# How do you integrate #-1 / (x(ln x)^2)#?

We have:

We then have:

Thus,

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To integrate ( -\frac{1}{x(\ln x)^2} ), you can use the substitution method. Let ( u = \ln x ), then ( du = \frac{1}{x} dx ).

Substitute ( u = \ln x ) and ( du = \frac{1}{x} dx ) into the integral:

[ \int -\frac{1}{x(\ln x)^2} , dx = \int -\frac{1}{u^2} , du ]

Now, integrate ( -\frac{1}{u^2} ) with respect to ( u ) to get:

[ = \frac{1}{u} + C = \frac{1}{\ln x} + C ]

where ( C ) is the constant of integration.

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When evaluating a one-sided limit, you need to be careful when a quantity is approaching zero since its sign is different depending on which way it is approaching zero from. Let us look at some examples.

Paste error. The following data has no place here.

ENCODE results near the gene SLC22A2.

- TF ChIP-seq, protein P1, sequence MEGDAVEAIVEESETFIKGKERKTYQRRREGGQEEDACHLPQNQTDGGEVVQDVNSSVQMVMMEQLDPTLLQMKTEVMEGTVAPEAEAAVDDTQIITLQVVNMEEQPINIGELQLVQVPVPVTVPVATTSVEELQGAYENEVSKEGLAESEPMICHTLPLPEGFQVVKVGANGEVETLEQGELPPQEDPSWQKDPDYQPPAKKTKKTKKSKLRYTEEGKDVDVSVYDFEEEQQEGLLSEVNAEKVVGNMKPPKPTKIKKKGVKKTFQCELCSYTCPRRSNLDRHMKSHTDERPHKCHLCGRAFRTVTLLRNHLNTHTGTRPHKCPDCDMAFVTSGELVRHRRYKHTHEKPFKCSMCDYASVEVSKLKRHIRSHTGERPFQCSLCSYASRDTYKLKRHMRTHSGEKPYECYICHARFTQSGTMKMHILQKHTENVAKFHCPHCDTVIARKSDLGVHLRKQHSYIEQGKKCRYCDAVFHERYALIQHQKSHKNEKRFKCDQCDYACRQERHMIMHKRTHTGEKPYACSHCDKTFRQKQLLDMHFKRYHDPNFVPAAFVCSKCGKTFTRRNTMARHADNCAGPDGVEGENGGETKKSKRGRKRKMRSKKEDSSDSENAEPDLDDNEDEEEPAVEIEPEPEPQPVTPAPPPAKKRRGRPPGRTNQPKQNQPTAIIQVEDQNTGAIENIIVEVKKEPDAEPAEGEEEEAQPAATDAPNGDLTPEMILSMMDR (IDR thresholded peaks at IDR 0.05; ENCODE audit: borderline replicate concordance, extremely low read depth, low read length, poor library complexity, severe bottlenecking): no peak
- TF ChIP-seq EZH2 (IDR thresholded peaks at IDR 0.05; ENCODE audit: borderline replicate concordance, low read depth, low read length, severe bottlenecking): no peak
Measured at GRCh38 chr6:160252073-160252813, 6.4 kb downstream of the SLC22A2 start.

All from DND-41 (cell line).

When evaluating a one-sided limit, you need to be careful when a quantity is approaching zero since its sign is different depending on which way it is approaching zero from. Let us look at some examples.

When evaluating a one-sided limit, you need to be careful when a quantity is approaching zero since its sign is different depending on which way it is approaching zero from. Let us look at some examples.

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